In-Store Marketing Experts Demystify the Shift to Digital

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THE SHIFT TO DIGITAL over the past 12 months raises questions about the ongoing relevance of stores and in-store marketing. Not to worry – even as more shoppers buy more of their goods online, stores remain the primary selling channel – for most categories.

Retail has never evolved faster. The ripple effects will continue to impact this industry for many years, even after the chaos of the COVID-19 pandemic fade in memory.

For this expert roundup, our good friends at Tokinomo gathered some of the most influential voices in the industry to share what they expect is next for in-store marketing. I was privileged to participate and offer some detailed comments.

How will in-store marketers respond? My esteemed colleagues and I offer a range of observations and opinions, encompassing: “The Year Ahead”; “In-Store Promotions Tools”: “Hybrid Shopping”; “COVID-19 Impact” and more.

The discussion was a golden opportunity to share some of my best licks with some of the brightest minds in our industry. A few highlights to whet your appetites:

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Retail Tech Innovation or Consumer Change: Which Came First?

retail tech innovation or shopper behavior

THE EXPANSION of omnichannel retailing presents our industry with a chicken-and-egg problem: Does consumer behavior drive changes in retail tech innovation or does retail tech drive changes in consumer behavior?

This is much more than a philosophical musing. It’s a question that matters greatly to retailers. Retailing becomes more intricate over time at a pace that exceeds growth in consumption.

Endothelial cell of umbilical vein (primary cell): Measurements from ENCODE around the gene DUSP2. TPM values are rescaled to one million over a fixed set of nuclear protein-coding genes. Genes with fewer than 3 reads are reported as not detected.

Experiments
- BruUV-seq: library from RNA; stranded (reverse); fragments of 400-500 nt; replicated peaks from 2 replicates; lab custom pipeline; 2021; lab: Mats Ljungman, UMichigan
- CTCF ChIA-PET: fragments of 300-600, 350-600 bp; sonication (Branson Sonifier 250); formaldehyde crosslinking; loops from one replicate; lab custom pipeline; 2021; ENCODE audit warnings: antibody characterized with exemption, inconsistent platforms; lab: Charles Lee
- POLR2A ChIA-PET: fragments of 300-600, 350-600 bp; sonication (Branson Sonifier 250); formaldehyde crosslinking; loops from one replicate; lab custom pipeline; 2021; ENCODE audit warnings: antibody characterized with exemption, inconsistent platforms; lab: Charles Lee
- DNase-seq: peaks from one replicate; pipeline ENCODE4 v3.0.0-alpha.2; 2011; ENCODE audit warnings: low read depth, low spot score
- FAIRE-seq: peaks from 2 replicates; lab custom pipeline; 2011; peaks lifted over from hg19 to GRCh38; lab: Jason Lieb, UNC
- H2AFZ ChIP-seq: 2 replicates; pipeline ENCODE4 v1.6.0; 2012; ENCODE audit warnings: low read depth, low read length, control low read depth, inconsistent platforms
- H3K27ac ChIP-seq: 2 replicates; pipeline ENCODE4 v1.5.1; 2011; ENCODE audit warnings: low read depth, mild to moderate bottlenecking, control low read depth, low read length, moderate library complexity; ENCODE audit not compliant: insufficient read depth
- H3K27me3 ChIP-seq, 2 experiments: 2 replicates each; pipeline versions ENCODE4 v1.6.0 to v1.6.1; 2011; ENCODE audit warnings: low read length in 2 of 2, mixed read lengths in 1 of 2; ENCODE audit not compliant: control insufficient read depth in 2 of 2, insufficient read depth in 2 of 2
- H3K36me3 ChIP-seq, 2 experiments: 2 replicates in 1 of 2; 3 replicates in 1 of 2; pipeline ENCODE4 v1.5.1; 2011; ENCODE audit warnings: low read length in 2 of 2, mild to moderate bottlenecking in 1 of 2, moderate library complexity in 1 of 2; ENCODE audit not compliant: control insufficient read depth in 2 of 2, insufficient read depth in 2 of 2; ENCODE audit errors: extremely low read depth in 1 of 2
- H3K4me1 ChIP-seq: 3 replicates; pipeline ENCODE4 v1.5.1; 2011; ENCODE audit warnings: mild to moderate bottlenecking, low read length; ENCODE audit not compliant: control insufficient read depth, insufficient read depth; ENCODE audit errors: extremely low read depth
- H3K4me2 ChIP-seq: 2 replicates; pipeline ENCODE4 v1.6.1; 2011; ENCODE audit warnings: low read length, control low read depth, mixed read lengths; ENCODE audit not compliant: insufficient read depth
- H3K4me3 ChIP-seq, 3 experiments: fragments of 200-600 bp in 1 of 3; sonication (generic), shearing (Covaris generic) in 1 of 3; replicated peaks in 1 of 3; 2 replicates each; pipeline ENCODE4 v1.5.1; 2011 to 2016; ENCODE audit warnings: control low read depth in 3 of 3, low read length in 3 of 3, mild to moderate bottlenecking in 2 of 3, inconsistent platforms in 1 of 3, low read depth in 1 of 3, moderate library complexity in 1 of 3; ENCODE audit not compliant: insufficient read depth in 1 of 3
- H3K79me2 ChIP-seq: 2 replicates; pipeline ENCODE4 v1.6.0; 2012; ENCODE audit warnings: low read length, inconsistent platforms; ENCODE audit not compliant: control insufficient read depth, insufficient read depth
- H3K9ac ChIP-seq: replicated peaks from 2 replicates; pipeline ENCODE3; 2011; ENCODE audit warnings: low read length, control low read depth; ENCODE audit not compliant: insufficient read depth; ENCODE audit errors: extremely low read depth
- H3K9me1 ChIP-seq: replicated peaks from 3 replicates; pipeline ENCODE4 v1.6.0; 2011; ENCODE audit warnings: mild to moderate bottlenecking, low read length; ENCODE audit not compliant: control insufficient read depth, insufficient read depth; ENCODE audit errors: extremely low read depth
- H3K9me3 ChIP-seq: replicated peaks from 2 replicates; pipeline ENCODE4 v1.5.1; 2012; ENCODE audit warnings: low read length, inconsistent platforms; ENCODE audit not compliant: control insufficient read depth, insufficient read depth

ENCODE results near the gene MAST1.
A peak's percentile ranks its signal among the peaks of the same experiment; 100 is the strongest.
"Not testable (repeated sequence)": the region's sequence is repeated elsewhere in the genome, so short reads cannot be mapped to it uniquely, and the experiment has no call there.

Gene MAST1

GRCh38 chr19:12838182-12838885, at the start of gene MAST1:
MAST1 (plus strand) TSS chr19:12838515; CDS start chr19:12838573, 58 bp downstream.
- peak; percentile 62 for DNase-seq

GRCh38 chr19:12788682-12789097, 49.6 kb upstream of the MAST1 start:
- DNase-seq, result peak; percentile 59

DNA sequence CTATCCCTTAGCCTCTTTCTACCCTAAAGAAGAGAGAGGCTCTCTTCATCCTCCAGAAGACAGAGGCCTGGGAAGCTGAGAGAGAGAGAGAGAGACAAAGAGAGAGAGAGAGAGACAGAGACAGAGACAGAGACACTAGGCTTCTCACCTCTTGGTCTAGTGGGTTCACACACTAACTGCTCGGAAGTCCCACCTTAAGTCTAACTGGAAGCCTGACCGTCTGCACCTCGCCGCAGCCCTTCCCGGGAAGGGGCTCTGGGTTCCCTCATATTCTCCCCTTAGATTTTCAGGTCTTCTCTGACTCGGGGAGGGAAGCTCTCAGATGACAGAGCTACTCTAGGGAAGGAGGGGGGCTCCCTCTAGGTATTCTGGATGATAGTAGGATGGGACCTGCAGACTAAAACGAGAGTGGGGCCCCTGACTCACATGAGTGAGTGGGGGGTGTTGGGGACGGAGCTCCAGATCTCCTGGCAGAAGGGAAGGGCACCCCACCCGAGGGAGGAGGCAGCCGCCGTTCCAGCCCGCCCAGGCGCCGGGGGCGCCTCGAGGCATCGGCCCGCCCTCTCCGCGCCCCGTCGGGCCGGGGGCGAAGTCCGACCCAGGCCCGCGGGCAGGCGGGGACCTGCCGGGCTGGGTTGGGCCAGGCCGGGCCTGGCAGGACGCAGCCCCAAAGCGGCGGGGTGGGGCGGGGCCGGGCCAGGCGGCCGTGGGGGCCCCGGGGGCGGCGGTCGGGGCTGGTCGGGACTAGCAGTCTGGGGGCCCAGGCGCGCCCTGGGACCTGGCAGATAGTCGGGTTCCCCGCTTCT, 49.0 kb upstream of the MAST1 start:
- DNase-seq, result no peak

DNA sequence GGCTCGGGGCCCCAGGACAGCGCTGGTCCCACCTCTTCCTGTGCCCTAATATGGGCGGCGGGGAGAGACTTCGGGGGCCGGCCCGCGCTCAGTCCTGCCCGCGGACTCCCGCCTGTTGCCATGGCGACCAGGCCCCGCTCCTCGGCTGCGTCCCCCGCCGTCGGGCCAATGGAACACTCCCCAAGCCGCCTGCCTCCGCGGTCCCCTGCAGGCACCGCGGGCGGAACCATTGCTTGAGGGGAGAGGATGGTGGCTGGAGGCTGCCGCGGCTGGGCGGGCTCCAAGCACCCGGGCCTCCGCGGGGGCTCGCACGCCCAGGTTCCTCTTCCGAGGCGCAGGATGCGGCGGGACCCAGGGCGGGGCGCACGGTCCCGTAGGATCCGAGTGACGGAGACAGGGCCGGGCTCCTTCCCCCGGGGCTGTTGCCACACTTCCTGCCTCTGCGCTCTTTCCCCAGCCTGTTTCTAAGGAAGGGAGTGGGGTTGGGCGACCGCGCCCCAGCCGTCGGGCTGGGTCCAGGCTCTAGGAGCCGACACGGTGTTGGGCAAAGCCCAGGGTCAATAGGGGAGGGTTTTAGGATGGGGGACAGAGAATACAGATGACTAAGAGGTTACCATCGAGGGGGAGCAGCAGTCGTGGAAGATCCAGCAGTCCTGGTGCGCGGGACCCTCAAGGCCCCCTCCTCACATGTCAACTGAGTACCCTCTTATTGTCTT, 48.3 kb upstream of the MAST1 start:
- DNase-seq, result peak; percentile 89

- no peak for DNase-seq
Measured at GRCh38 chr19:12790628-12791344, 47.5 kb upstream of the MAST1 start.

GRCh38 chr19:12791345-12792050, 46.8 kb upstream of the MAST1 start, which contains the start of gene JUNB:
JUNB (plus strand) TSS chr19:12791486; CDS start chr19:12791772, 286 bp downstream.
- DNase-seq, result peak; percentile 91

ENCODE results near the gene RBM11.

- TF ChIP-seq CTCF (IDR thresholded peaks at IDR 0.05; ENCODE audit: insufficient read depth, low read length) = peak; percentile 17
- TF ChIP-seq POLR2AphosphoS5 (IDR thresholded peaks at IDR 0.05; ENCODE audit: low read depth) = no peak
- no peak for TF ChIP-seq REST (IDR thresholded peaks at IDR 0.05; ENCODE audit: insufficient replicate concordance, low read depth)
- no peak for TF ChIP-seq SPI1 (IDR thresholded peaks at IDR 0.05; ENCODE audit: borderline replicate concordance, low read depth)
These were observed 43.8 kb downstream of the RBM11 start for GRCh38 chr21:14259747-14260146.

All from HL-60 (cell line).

This means the next incremental dollar you add to your top line will be a little bit harder to obtain than the last one. Omnichannel requires retailers to maintain, optimize and adjust to keep pace with shopper expectations and behaviors. Those expectations change fast. They are elevated by shopper experiences and shaped by forces outside the retailer’s control.

I call this the Law of Equivalent Experience: The best service standard experienced anywhere is instantly expected everywhere.

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At Shoptalk: Fulfillment’s Faster, Freer Finale

IN THE FRICTION-FREE WORLD of online retailing, getting the order is easy. Delivering on the promise is hard.

At the Las Vegas Shoptalk conference last week retail thought-leaders shared insights about the fulfillment challenge. Their consensus: it’s not going to get any easier.

“My bet on shipping is faster and freer,” said Jason Goldberger, president, Target.com and Mobile Target, in a panel on The Changing Role of Stores in Ecommerce Fulfillment.

“It used to be that our guests just wanted free shipping,” he added. Now they demand overnight delivery and same-day store pickup.

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Michael Tobin, SVP Strategy & Innovation at Macy’s, explained that successful and cost-effective fulfillment now requires a sophisticated algorithm that considers multiple factors, including the ship-to address, units on hand, units to ship, location capacity, combinability of items in an order, and more. “We’re on the 3rd or fourth version of that algorithm,” he said.

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The Store is Dead! Long Live the Store!

Margo Georgiadis, GoogleTHE DISTINCTION between online and off-line retail sales grows blurrier by the minute, as shoppers meld their consideration and purchasing behaviors into an “all-line” shopping continuum that spans brick, web and mobile.

“The war for store traffic will be won or lost on digital,” said Margo Georgiades, President of Americas, Google, who spoke in Tucson, AZ last week at the 19th Global Retailing Conference sponsored by the Terry J. Lundgren Center for retailing at the University of Arizona.

In 2010, U.S. retail stores recorded 39 billion “footsteps” in November-December, she reported. By the same period in 2014 that number had declined to 18 billion. Despite that huge drop-off in store traffic, store revenues grew for the same periods from $641B in 2010 to $737B in 2014.

“Those footsteps didn’t go away,” she said. They just went online.”

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